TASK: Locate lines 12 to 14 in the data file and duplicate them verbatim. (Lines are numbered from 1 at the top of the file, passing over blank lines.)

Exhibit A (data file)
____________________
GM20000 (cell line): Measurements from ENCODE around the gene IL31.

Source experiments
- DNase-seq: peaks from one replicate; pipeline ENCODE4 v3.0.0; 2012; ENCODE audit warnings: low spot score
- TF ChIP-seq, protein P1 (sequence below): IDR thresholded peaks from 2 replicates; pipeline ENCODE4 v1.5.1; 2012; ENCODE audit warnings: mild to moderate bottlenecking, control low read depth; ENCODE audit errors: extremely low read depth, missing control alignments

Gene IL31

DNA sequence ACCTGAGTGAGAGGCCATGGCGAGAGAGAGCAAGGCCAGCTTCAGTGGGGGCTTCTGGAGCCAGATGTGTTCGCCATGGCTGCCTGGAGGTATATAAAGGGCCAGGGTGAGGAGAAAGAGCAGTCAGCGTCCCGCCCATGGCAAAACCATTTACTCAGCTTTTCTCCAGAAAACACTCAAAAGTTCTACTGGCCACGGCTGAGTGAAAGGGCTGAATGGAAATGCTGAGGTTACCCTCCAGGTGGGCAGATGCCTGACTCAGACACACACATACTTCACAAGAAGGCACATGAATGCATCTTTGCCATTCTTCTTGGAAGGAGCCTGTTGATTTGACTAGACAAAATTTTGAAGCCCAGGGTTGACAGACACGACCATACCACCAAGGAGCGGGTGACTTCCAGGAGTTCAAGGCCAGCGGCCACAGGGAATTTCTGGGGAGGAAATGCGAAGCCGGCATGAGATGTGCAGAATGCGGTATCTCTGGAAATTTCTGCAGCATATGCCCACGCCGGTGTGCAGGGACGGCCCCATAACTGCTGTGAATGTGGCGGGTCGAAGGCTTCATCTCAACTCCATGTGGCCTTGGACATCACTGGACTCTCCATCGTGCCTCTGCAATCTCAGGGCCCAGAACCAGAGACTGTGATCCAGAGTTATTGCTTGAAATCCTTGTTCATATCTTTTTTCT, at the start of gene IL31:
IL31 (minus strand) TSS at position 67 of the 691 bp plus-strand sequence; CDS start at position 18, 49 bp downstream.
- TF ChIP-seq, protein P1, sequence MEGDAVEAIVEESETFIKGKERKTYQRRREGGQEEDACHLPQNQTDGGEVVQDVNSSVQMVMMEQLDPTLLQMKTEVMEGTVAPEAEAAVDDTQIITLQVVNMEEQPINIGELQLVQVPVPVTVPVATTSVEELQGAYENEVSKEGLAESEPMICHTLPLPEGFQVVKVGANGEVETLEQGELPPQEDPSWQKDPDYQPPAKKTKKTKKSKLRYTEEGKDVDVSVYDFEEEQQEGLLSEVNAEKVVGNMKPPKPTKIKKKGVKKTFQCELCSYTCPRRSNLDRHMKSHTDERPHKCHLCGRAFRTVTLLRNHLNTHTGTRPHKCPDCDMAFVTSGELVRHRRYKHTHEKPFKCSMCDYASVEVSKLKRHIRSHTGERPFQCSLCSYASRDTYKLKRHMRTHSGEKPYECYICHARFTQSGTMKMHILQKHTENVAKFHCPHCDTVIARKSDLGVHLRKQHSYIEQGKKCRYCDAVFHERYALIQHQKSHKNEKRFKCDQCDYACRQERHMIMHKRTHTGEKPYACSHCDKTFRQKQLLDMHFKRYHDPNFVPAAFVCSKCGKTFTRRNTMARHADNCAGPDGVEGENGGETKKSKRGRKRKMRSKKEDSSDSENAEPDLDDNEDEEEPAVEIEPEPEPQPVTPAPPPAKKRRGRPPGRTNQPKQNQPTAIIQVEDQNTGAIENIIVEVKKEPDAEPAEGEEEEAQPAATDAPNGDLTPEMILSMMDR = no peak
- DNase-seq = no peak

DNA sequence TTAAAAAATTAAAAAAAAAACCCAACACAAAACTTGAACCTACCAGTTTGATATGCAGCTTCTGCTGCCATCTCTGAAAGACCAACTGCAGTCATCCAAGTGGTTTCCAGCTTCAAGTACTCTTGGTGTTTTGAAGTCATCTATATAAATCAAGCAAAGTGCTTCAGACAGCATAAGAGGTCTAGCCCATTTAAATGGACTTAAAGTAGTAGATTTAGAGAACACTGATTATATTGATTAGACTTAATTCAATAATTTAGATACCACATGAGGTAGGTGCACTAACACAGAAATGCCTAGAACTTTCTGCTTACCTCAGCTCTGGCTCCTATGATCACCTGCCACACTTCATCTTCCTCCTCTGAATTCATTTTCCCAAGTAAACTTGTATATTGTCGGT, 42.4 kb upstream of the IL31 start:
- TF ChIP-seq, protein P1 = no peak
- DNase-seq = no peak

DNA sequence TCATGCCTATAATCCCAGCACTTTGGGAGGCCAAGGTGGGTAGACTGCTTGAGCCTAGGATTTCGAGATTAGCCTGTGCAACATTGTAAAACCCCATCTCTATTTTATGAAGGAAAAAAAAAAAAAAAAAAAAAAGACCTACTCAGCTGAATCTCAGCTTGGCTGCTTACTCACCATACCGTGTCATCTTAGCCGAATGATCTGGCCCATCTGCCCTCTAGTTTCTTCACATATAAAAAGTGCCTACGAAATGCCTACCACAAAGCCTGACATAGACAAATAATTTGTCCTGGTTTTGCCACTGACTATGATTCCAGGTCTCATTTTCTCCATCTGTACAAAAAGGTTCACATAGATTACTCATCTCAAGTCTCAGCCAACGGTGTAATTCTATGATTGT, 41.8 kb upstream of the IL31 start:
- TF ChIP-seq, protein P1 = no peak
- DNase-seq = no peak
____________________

- DNase-seq = no peak

DNA sequence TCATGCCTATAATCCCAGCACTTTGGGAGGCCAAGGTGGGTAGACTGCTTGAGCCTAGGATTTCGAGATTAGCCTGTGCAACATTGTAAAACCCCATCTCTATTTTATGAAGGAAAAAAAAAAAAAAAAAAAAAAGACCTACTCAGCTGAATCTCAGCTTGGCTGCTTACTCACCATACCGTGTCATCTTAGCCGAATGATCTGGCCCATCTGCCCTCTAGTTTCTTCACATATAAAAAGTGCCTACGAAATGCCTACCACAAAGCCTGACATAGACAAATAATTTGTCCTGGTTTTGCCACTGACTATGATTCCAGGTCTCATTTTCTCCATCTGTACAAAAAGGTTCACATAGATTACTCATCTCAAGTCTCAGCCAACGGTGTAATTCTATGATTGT, 41.8 kb upstream of the IL31 start:
- TF ChIP-seq, protein P1 = no peak